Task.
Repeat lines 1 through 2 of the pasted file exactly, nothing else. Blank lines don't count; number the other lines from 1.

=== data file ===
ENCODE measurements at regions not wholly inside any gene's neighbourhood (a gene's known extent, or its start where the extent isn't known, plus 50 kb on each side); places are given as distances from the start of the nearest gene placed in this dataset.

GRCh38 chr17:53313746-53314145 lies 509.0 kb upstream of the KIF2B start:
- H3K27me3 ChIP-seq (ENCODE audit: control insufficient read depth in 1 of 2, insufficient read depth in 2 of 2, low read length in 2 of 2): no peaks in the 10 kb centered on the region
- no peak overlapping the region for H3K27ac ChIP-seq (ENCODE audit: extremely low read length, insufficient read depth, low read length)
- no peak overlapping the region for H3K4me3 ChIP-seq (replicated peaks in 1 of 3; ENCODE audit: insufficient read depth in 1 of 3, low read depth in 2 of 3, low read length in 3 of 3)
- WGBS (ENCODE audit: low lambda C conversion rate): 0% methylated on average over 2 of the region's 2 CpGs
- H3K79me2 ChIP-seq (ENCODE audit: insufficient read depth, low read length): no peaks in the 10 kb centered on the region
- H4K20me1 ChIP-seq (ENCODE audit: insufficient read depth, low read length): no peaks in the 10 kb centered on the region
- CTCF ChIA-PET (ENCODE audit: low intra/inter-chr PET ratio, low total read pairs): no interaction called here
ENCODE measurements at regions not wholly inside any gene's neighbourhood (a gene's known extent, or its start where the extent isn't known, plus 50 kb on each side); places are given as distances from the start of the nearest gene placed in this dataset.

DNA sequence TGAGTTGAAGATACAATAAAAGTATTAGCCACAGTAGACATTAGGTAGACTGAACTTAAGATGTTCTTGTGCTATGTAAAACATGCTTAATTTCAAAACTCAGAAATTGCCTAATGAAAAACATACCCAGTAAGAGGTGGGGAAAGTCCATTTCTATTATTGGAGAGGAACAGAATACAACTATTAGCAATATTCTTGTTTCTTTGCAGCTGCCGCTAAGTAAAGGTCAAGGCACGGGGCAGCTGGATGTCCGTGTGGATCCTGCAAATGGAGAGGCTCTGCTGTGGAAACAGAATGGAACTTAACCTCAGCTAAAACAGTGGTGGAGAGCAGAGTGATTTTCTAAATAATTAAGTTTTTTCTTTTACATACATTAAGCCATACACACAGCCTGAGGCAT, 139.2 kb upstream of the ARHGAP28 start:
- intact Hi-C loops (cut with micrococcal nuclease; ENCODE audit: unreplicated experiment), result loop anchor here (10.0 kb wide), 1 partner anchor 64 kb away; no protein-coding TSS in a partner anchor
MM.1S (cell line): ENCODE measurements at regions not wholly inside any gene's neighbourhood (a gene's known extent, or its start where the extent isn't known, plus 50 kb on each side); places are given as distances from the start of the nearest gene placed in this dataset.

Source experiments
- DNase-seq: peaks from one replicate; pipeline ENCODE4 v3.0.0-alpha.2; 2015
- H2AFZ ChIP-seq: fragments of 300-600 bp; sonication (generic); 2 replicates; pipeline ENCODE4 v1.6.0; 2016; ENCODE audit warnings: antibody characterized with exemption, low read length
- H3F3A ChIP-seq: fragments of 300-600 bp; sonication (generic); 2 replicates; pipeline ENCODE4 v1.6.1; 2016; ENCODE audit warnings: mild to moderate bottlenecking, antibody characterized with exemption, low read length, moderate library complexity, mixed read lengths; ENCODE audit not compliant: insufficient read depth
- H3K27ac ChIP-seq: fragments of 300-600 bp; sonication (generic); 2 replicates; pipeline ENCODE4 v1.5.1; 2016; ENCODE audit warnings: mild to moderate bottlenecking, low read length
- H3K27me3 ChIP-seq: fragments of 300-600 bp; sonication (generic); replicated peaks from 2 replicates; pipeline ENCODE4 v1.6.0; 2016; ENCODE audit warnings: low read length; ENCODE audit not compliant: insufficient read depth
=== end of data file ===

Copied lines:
ENCODE measurements at regions not wholly inside any gene's neighbourhood (a gene's known extent, or its start where the extent isn't known, plus 50 kb on each side); places are given as distances from the start of the nearest gene placed in this dataset.

GRCh38 chr17:53313746-53314145 lies 509.0 kb upstream of the KIF2B start: